I took up the practice of this healing mantra while living near Asheville, NC. I was recording the music for my album, Following Sound into Silence, when I was struck down with a bad illness, leaving the left side of my face paralyzed. It was scary and miserable. A friend suggested that I work with this mantra and visit one of the area waterfalls; I did both, and this song (as well as my recovery) was the result.
I love the imagery of Lord Shiva freeing us from death, like ripe fruit falling from the vine.

Instruments: dhamaru, dhotara, udu drum, percussion.

6. Bismillah

I loved this song from the first moment I heard it, on Yusef Islam’s compliation album, Bismillah (2001). I was surpised to learn that the singer/songwriter was an anglo-Canadian convert to Islam, Dawud Wharnsby. It is with his permission and enthusiastic endorsement that I present this heartfelt prayer-song “In the name of God.”
Doing everything in the name of God is a method for approaching each moment, a disposition of remembrance cultivated in the recitation of sound forms intimately associated with the Supreme. In this way, we invoke and presence the Divine, our best Beloved. In that rarified atmosphere, we then act with excellence in honor of that same most cherished One. Such activity—perfumed with the Name, and the feelings its remembrance engenders—is itself an offering, a worthy expression of Divine Love.

Instruments: mandolin, dumbek.

7. Heart Sutra

Back in 2007, I had the privilege to participate in a Dzogchen rereat with the American proponent of Tibetan Buddhism, Lama Surya Das. We had occasion during that week to work a great deal with this text of the Heart Sutra. While I was on break in the woods, I sang the mantra to this melody for the first time. Later on, I got to lead the group in singing it with great joy.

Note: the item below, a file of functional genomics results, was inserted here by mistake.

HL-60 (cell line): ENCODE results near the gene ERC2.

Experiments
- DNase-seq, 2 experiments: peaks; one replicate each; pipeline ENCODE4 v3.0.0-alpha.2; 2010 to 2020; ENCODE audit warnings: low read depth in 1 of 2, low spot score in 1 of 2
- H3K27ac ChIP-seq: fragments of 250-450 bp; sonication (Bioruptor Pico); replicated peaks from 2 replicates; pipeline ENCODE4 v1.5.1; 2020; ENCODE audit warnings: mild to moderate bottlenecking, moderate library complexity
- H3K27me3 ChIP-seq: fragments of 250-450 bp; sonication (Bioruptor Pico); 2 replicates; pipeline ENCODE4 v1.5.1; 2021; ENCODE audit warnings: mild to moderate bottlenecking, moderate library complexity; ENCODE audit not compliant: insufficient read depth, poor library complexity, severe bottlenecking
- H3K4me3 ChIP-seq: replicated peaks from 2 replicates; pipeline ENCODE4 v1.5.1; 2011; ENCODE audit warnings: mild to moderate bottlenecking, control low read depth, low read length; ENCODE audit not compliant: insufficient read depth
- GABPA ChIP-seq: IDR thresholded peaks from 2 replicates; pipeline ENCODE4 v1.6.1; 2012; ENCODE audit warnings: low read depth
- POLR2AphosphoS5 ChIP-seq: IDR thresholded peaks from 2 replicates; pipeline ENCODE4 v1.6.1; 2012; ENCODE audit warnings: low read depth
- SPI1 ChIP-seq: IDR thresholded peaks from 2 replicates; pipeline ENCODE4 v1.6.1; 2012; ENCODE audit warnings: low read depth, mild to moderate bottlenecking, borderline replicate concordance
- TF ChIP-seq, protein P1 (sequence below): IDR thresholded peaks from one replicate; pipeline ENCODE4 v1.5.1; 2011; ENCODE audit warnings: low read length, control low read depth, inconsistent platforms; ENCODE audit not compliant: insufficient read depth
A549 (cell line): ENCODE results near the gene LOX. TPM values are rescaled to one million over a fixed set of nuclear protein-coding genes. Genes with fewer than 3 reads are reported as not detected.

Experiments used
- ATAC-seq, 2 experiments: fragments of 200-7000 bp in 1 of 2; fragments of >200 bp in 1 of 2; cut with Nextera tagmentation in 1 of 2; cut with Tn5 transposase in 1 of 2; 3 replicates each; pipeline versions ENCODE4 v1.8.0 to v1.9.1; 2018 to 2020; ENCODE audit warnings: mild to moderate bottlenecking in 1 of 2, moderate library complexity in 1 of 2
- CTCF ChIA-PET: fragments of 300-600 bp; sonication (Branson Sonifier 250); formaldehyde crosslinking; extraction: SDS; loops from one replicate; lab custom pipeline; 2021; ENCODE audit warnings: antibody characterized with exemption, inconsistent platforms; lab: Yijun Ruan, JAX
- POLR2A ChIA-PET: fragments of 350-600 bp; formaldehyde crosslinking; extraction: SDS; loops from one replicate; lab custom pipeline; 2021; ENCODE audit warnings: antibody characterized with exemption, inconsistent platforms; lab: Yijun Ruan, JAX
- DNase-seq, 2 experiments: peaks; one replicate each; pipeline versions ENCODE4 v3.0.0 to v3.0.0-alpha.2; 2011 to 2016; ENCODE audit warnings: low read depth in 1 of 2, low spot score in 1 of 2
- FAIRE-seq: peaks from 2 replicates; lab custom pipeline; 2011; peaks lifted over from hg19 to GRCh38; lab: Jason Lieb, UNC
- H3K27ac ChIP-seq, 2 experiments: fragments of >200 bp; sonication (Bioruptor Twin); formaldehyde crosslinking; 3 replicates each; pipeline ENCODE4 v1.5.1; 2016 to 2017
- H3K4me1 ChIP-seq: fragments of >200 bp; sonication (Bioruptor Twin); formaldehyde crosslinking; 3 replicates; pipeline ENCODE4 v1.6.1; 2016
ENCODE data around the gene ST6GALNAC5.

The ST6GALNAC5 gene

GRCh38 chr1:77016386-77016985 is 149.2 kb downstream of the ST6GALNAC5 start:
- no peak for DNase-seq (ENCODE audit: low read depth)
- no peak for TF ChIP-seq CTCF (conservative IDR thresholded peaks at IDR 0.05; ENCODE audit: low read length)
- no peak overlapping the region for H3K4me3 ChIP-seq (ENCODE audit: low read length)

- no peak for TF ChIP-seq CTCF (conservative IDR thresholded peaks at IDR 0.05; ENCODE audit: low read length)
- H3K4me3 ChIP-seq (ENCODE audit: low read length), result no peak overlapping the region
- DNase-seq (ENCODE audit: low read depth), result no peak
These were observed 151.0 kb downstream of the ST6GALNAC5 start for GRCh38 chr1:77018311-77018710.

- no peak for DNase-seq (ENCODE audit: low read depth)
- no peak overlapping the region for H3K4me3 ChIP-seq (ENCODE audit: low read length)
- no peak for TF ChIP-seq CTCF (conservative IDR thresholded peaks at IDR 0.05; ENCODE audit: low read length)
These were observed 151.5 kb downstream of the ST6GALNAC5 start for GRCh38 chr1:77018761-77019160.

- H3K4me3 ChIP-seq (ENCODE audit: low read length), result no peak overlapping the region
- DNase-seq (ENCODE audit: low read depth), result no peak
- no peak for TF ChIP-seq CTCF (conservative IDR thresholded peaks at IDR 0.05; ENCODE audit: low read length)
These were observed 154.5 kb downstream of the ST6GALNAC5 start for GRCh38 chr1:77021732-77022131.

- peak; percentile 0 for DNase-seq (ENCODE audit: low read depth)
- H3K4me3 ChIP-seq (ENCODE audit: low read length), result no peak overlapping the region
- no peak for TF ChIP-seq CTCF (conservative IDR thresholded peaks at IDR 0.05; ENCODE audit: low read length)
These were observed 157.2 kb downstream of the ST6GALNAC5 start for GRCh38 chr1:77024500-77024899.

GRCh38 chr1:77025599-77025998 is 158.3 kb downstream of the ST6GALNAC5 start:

The singing bowl with which I begin and end this track is a treasure I was fortunate to find in Dharamshala, India. Its purity of tone, volume, and sustain are beyond any other I’ve encountered. The heartbeat rhythm track is based on a recording of a living human heart. The Heart Sutra is composed of 14 shlokas in Sanskrit, with each shloka containing 32 syllables. The portion that is traditionally treated as a mantra is the epitome of the Heart Sutra, which enjoins and equips the practitioner to progress through phases of awakening until all limitations of ignorance and fear have been transcended (i.e., “gone beyond”).

Instruments: singing bowl, dhotara, “heart beat” percussion.

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Co-produced by Wes Boatman and Kurt “Kailash” Bruder.
Engineered by Wes Boatman.

Recorded at Sabbath Song Studio, Brooksville, KY.

All songs written by Kurt “Kailash” Bruder ©2013
except Bismillah, Traditional and Dawud Wharnsby.
and Hey Govind Hey Gopal, Traditional, Lyrics by Shri Guru Arjan (1563–1606), the fifth of eleven Sikh Gurus.

© Kurt “Kailash” Bruder 2017